You can bring most bathroom items with you or choose to save space and buy them when you arrive. 

Bathroom items

You'll need:

  • Toiletries like toothpaste, shower gel and shampoo
  • Toothbrush
  • Toilet roll
  • Razors or shavers and shaving cream
  • Two hand towels, bath sheets and flannels
  • Grooming kit including tweezers and nail clippers
  • Toilet brush and cleaner
  • Hair brush, comb, hairdryer and styling tools
  • Wash bag or basket

You could also bring:

  • Skincare products
  • Air freshener
  • Bath mat
  • Perfume or aftershave
  • Makeup and remover

You'll also need personal supplies like:

  • medical prescriptions
  • contact lens solution
  • sanitary products

You can buy most of these at uni if you don't bring them from home – waiting until you get here can save space in your car for other items that you can't buy after you arrive.

Make a small first aid kit with:

  • plasters
  • pain killers
  • other items you'll need, such as cold relief

It's worth buying some cold relief before term starts so you're prepared for freshers' flu. You won't feel like popping to the shop if you're unwell.

Kitchen items to bring to uni

Kitchen

Depending on your accommodation you'll need different kitchen supplies.

If you're in catered halls, your halls will provide some of your meals but might not provide them all. Find out what's included in your tenancy and what you'll need to arrange yourself before you arrive.

Speak to your flatmates ahead of time and find out what they're happy to share before you move in. Some houses share plates, cutlery and appliances while other people prefer to have their own.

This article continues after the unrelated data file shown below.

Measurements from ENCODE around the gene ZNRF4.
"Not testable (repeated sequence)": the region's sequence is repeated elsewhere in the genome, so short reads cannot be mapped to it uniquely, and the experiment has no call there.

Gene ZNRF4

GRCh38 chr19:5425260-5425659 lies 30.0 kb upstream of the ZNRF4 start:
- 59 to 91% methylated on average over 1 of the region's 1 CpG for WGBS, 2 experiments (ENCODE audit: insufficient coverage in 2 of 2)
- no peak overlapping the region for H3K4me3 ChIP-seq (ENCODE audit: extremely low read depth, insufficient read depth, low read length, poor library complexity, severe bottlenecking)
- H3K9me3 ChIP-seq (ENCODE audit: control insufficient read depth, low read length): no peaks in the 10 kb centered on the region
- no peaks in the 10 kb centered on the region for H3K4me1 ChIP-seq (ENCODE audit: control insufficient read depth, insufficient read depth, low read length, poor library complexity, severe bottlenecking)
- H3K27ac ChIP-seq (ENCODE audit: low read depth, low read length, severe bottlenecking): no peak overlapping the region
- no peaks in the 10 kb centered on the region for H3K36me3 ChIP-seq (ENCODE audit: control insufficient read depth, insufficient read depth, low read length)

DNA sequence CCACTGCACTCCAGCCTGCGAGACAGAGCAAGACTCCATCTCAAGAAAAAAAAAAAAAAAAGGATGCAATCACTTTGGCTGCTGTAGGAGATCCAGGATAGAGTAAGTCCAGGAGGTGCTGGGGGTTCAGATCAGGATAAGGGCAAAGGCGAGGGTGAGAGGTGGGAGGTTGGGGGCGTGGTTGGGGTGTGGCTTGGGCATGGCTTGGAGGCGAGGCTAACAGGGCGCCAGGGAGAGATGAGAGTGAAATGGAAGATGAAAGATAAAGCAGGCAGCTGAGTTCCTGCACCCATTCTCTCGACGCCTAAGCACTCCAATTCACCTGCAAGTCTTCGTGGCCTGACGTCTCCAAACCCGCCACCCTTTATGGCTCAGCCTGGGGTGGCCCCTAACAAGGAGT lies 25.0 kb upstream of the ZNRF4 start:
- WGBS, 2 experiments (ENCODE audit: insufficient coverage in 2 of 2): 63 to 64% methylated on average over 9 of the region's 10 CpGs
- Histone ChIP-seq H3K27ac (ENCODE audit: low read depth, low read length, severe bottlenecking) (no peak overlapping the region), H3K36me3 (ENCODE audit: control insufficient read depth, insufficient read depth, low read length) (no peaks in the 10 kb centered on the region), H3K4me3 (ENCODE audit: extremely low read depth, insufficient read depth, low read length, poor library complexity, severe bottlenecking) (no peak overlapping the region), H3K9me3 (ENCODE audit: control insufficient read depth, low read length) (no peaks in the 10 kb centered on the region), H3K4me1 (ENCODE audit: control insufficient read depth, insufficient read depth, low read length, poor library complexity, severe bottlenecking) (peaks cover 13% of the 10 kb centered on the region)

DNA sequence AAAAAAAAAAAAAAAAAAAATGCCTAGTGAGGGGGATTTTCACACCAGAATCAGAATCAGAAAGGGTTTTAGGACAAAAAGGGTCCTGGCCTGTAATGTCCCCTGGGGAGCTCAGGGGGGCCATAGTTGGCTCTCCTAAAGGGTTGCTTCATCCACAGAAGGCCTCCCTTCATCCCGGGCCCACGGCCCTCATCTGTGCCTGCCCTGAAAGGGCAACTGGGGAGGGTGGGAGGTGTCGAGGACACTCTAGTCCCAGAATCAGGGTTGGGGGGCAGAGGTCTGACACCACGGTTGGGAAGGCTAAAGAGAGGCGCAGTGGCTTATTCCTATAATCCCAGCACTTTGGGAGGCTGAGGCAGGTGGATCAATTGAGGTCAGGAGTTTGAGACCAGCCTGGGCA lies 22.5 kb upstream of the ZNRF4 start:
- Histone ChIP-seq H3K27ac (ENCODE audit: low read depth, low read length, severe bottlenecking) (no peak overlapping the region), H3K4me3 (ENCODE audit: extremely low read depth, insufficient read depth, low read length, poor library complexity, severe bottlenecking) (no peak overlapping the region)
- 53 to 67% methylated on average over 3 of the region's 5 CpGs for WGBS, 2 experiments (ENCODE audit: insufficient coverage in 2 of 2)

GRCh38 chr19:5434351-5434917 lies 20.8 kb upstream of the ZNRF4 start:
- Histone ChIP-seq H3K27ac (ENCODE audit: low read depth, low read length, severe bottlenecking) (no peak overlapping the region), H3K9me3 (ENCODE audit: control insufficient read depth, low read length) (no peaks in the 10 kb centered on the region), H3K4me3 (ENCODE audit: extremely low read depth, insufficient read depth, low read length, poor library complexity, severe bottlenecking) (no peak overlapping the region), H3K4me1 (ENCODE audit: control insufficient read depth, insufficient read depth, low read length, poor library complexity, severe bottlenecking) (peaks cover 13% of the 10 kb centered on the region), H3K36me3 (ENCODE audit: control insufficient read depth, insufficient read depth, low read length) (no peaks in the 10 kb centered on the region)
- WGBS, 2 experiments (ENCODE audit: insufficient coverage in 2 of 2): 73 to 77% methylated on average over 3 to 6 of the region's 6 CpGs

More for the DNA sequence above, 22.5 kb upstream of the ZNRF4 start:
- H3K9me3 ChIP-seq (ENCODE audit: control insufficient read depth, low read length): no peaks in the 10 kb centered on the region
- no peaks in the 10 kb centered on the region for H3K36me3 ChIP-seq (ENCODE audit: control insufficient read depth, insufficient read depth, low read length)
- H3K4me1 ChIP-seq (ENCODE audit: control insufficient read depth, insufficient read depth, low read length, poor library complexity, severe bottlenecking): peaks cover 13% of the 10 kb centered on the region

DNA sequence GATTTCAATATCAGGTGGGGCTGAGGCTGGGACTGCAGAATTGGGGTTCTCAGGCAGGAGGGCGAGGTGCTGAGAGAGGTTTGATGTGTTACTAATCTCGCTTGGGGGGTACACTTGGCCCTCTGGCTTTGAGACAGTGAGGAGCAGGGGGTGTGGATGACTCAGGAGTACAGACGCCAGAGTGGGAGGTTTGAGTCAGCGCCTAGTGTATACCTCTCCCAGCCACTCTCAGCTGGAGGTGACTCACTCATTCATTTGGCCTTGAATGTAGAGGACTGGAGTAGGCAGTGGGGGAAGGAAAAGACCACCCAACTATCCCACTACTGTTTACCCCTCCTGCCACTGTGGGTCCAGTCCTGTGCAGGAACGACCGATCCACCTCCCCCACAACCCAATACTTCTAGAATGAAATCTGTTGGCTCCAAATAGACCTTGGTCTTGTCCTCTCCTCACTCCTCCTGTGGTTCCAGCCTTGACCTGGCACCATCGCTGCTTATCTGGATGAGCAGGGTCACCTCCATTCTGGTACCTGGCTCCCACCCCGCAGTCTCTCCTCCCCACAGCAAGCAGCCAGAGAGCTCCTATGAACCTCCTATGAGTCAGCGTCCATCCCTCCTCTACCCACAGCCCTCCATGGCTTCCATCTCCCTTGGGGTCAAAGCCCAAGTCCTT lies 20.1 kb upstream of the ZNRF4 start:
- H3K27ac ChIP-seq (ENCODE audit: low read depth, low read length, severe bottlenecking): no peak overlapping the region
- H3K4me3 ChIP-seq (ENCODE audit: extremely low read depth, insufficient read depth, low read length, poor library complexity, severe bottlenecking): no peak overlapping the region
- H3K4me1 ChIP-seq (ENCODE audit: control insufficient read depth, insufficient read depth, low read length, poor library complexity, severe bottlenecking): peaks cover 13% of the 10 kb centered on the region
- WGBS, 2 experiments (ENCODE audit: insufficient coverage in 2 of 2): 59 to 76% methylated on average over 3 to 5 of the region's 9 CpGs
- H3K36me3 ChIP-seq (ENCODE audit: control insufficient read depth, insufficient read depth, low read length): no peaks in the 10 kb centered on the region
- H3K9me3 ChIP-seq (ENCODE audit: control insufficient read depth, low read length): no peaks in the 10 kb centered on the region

Most self-catered accommodation will provide you with a kettle, toaster and microwave. Check your housing contract to find out what's included in your tenancy.

It's tempting to buy everything ahead of time but it can be easier to do a shop once you've settled in. You can buy plenty of kitchen supplies once you arrive at uni, such as tin foil, cling film and kitchen cleaning products. If you can shop the day you arrive it's worth leaving bin bags, washing up liquid and kitchen roll until then too.

Whether you're in catered or self-catered accommodation, you'll also want your own supply of tea, coffee and milk. You may be able to split these with your housemates, but it's nice to have a backup in your cupboard when you're running low.

Kitchen packing list

Basic items:

  • Plates, bowls and side plates (2 of each)
  • Mugs and glasses
  • Microwavable container
  • Knives, forks and spoons
  • Chopping board
  • Sharp knives and scissors
  • Washing up brush/sponges
  • Tupperware boxes
  • Measuring jug
  • Tea towels
  • Food and drink – you might only need lunch foods and snacks if you're in catered accommodation

If you're in self-catered accommodation, you'll also need:

  • 2 saucepans
  • Wok or frying pan
  • Colander
  • Kettle and toaster – check your contract and speak to your flatmates before buying these
  • Kitchen utensils like tongs, a wooden spoon, spatula, serving spoon and potato masher
  • Baking tray
  • Oven mit
  • Heat resistant pad or trivet to stop your pans burning the kitchen counter
  • Mixing bowl

Optional extras:

  • Coffee press/machine or tea pot
  • Reusable coffee cup
  • Bottle opener
  • Cookbooks
  • Kitchen gadgets
  • Your favourite spices
  • Measuring spoons and cups
  • Can opener
  • Cheese grater
  • Peeler
  • Pizza cutter

Student desk with coffee maker

Other items to bring

There are plenty of things you can bring to uni to keep you entertained, help you make friends and get ready for your degree. There are also important things you'll need to have available while you study.

You usually won't need to buy textbooks for your course because they'll be available in your university library or online. Check your reading lists when you get them to decide if you want your own copy of any of the books, and consider getting these delivered once you're at uni to save packing space.

Other items